IPCC: Crop yields to decline by 2% per decade

From BBC News, the Intergovernmental Panel on Climate Change (IPCC) will soon publish a new report on the anticipated effects of climate change over the next century. In an initial draft of the report, the IPCC states that we can expect world crop yields to decline by up to 2% per decade for the rest of the century.

A leaked draft of the summary, seen by the BBC, points to a range of negative effects that will, in some instances, be “irreversible”.

Millions of people living in coastal areas in Asia will be affected by flooding, and displaced due to land loss.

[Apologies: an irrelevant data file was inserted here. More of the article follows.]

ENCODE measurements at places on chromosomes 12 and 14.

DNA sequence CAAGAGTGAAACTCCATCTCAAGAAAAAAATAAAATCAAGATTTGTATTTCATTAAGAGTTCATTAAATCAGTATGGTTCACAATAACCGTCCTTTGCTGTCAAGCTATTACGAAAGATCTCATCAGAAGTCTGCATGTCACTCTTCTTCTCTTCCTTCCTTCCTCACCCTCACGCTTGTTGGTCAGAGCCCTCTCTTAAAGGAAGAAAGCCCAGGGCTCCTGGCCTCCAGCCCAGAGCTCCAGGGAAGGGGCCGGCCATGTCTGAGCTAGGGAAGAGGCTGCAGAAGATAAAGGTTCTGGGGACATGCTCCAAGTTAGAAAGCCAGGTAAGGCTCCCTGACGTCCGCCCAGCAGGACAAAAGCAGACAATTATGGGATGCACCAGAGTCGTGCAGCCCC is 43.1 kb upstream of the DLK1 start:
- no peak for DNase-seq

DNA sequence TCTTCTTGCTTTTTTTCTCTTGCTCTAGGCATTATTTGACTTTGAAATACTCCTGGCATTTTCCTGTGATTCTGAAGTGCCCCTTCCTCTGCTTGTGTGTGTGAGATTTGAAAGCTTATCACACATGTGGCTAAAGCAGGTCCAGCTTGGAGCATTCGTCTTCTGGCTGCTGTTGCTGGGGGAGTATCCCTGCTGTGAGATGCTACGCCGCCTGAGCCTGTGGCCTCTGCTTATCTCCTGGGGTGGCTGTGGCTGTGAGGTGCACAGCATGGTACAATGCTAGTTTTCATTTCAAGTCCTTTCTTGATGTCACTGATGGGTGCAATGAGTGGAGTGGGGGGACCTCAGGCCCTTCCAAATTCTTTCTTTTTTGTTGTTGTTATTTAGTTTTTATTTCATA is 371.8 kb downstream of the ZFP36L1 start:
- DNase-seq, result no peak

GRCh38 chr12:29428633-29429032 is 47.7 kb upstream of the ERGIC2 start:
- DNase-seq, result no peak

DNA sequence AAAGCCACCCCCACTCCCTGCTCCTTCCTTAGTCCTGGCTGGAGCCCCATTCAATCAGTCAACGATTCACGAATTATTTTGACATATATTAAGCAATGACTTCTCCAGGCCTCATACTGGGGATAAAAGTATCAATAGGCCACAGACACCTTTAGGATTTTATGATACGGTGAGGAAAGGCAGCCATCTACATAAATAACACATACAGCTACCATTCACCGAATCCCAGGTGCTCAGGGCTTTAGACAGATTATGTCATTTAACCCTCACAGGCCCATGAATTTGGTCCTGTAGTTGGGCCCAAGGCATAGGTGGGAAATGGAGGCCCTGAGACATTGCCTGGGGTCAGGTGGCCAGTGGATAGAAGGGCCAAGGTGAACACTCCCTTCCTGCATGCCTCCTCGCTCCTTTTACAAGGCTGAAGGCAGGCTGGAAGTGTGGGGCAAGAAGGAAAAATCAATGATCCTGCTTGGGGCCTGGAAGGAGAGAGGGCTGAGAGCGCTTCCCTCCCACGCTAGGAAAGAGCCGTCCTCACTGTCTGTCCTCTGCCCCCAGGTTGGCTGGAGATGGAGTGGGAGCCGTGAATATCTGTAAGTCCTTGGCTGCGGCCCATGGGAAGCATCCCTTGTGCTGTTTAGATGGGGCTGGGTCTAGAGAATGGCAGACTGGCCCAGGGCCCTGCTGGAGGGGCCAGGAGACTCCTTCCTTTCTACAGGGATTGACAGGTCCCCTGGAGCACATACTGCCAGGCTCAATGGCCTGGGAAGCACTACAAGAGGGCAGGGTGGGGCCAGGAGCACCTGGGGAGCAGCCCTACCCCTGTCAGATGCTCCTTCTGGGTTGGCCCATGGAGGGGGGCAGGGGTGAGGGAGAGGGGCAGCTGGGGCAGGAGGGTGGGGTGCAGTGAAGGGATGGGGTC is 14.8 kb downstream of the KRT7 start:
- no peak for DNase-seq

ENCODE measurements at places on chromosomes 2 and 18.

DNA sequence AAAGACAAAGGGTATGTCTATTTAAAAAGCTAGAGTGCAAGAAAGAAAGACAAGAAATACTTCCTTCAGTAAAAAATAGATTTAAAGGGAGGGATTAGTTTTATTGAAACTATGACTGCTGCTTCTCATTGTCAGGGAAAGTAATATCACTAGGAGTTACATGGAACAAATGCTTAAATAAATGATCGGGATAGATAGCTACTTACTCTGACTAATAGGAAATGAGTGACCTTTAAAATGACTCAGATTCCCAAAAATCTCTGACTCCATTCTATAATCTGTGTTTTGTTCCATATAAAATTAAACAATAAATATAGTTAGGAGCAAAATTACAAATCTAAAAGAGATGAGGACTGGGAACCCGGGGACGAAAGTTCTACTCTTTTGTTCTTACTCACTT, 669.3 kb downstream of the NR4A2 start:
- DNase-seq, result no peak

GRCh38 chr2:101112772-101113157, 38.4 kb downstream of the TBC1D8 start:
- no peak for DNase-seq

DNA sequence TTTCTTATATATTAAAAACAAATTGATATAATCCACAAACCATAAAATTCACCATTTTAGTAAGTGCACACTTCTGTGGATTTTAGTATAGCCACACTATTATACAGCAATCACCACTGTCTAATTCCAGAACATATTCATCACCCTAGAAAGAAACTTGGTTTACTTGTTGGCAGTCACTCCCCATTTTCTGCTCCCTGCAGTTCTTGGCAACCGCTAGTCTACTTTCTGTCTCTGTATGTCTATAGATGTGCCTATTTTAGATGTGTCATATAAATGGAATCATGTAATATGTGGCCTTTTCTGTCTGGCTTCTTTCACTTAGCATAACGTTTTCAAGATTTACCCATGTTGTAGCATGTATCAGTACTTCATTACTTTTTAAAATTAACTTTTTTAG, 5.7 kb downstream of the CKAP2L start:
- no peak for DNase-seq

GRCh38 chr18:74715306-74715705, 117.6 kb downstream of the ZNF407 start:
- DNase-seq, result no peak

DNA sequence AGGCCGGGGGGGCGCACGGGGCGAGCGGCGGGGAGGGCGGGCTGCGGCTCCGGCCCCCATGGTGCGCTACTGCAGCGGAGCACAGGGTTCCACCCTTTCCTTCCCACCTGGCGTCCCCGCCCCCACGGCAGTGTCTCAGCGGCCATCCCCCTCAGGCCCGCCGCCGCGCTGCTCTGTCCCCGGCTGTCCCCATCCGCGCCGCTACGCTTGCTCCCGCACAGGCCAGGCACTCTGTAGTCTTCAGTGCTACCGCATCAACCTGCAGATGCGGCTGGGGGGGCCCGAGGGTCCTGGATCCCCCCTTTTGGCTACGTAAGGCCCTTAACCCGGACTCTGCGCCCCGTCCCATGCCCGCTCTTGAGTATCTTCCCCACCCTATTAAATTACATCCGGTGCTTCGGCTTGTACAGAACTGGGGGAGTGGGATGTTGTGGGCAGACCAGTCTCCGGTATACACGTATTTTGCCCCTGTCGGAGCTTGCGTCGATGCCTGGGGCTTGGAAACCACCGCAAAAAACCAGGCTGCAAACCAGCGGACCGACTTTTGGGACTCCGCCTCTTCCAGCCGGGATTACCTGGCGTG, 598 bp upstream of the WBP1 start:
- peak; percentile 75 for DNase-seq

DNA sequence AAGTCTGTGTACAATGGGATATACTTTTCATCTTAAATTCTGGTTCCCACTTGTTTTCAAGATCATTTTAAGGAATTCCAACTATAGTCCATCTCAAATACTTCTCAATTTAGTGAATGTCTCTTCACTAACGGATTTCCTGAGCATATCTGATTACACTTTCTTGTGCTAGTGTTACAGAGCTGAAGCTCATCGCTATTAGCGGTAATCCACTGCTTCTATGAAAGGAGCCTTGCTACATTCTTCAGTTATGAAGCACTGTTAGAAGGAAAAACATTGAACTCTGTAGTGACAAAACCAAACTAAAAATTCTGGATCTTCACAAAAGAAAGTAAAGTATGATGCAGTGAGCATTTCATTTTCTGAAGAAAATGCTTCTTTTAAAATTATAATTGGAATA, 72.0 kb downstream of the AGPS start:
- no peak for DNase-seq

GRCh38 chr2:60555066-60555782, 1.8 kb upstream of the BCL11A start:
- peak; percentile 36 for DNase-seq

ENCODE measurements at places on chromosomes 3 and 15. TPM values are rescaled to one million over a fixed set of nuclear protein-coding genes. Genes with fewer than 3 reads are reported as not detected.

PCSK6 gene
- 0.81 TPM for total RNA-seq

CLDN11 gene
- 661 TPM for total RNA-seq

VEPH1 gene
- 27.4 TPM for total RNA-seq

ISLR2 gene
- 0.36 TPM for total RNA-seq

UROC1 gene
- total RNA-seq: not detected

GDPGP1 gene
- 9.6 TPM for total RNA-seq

The draft says that crop yields around the world will decline by up to 2% per decade for the rest of the century.

If the world warms by 4C towards the end of this century, this will pose a “significant risk to food security even with adaptation”.

The summary says that in the near term, at levels of warming that scientists say we are already committed to, there is a very high risk to Arctic sea ice and coral reefs.

They warn that the oceans will become more acidic as they warm, and species will move towards the poles to escape the heat.

Last Thursday, super-famous (hey, at least in our world) environmental economist Richard Carson came and gave a lecture on the evolution of economic thought on climate change. One thing he pointed out was that most current climate change prediction models look at effects on agriculture in a still relatively broad manner and that there is a great need for analyses that are more crop-specific and region-specific.